BY MAIRE O’NEILL
As the Department of Energy’s Environmental Management Field Office (EM-LA) and N3B gear up for a highly-publicized forum Wednesday evening at Fuller Lodge on legacy waste at Los Alamos National Laboratory, N3B’s regulatory and stakeholder interface manager Frazer Lockhart spoke to the Los Alamos Reporter about his hopes for the forum.
EM-LA has listed the subjects for discussion at the forum as:
- The EM-LA mission at LANL and its core values;
- The community’s role and importance in decisions relating to legacy cleanup; and
- Opportunities to stay involved
The meeting will run from 5:30 p.m. to 7:30 p.m.
Lockhart is no stranger to stakeholder involvement in waste cleanup having led the team that successfully remediated the 6,200-acre Rocky Flats facility outside Denver as the DOE’s manager for the project in under 10 years. Lockhart and the project are recognized for the collaboration between DOE, local government entities, residents, businesses and communities in the process.
“I’m very excited about the meeting. It’s going to present the public here with an opportunity and a request to participate and have meaningful engagement in the decision-making process on the cleanup,” he said.
Lockhart said Environmental Management needs public participation and is interested in it upfront rather than at the end of the cleanup process.
“When public participation is early, it can actually influence the final outcome,” he said. He noted that the cleanup at both Rocky Flats and the Fernald former uranium processing facility near Cincinnati, Ohio were accomplished with the input of the local citizenry as well as elected officials and activist groups.
“This is the start of what needs to be for New Mexico. We’re not so presumptuous as to believe that the formula that worked up in Colorado is going to work here. The interests here are different,” Lockhart said.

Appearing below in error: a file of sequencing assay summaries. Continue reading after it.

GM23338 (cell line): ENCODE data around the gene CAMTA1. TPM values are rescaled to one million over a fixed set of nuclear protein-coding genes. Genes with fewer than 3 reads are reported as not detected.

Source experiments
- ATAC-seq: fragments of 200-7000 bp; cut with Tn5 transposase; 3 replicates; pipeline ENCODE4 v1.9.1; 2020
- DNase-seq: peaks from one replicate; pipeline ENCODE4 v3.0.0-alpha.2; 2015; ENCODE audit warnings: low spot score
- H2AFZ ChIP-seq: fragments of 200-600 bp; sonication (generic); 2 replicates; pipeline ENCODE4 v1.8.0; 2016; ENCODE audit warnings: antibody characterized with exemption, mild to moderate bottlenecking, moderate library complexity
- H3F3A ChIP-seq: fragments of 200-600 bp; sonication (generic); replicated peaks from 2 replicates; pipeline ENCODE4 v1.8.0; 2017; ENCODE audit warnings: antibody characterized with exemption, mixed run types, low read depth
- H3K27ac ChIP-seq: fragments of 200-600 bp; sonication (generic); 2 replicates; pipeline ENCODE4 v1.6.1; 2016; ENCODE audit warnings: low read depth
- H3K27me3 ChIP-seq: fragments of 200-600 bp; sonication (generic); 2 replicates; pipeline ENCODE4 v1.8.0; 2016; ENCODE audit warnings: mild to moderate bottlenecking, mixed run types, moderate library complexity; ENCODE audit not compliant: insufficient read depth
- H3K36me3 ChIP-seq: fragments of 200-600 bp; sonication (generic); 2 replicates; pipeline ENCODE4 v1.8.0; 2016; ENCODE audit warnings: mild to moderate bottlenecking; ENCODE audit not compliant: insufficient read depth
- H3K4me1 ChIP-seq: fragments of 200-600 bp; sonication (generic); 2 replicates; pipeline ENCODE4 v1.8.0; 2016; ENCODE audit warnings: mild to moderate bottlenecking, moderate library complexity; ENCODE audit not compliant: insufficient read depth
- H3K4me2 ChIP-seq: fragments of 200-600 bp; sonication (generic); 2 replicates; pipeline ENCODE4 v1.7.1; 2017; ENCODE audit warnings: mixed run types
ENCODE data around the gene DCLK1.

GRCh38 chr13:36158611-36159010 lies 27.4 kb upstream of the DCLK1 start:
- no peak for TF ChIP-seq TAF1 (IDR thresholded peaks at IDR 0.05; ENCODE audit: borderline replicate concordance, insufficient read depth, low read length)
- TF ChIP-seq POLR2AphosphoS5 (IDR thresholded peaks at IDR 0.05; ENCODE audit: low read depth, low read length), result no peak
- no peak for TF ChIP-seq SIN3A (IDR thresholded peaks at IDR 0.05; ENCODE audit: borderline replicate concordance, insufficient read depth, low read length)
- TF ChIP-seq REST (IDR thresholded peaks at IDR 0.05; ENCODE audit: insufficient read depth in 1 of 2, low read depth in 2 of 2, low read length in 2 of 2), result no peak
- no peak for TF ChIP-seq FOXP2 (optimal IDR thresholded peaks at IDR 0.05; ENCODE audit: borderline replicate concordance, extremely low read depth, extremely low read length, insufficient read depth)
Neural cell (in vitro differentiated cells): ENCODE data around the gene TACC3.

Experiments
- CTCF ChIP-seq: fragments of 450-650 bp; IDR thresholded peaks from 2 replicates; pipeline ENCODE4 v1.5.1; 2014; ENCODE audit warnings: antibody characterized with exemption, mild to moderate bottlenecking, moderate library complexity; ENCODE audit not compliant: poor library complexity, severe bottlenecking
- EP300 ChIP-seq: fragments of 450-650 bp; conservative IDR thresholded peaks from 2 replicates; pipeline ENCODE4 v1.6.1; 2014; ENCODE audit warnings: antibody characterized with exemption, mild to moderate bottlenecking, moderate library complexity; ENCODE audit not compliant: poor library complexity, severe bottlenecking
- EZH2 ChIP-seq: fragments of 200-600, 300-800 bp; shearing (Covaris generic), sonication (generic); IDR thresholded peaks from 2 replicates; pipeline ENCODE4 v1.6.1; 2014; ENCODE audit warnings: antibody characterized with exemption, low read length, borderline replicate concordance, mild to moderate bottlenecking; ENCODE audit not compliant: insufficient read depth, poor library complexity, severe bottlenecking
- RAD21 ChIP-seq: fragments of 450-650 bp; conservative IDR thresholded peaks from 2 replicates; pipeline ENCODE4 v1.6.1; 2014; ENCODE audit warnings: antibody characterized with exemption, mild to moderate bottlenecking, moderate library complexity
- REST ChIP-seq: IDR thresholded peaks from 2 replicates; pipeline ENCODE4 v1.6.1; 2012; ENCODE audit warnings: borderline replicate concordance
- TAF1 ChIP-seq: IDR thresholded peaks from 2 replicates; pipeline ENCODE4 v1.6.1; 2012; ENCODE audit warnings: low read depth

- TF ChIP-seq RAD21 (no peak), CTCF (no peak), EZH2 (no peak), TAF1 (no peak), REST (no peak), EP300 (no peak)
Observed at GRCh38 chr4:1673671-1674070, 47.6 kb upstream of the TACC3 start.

Asked about the difference between cleanup on a facility that is closed and a facility with an operating national laboratory onsite like Los Alamos, Lockhart said it’s a good news story.
“Although the fact that the entire Rocky Flats site had closed made it easier from a logistics standpoint and obviously we didn’t have to worry about a weapons area and ongoing Lab activities to schedule around. But the downside was that there were questions about who was going to be the caretaker for the land because there’s no cleanup we do that doesn’t have long-term government responsibilities if only to monitor, and in some cases you may have to protect and even do extra things depending on what remedy is chosen,” he said.
Lockhart said the only way to get to a successful conclusion is to start the discussion process and start to be able to take feedback and shape the discussion in a way that meets the different needs of the stakeholder groups. Although the interests of those groups are very different, common ground can be reached.
“As people begin to understand the competing interests and the trade-offs and the situation the DOE is in while trying to get to the right answer, the situation NMED is in, they really do become part of the solution,” he said. “Wednesday’s meeting is to start to explore what is going to work best for the different interests. Is it big meetings at Fuller Lodge? Is it little groups with specific topics and an expert sitting around a table with maps laid out? There are lots of ways to think about engaging. This meeting is to try and lay out that picture and start to get the feedback of the different interests, of what will help them to engage and be participants in this process.”
Lockhart said people who live in the Los Alamos area are participants whether they like it or not.
“How can we make that participation for you and your interests as effective as it can be? The forum is the first step in a new direction and we think it’s a critical new direction. We’re hoping that the people who are coming to participate will see that change, that they will hear things they haven’t heard before. They’ll have a chance to provide some input in a way they maybe haven’t been able to before, been listened to before,” he said. “This is only a first step. Our contract has nine years left and there’s probably some work to be done after that for someone else to pick up, or maybe we’ll keep doing it. This is a long journey. This is not tomorrow or next month or even next year. This is the first step towards trying to get a public that is participating in a way that works for them and gets that participation into the key decisions that are going to happen up here.”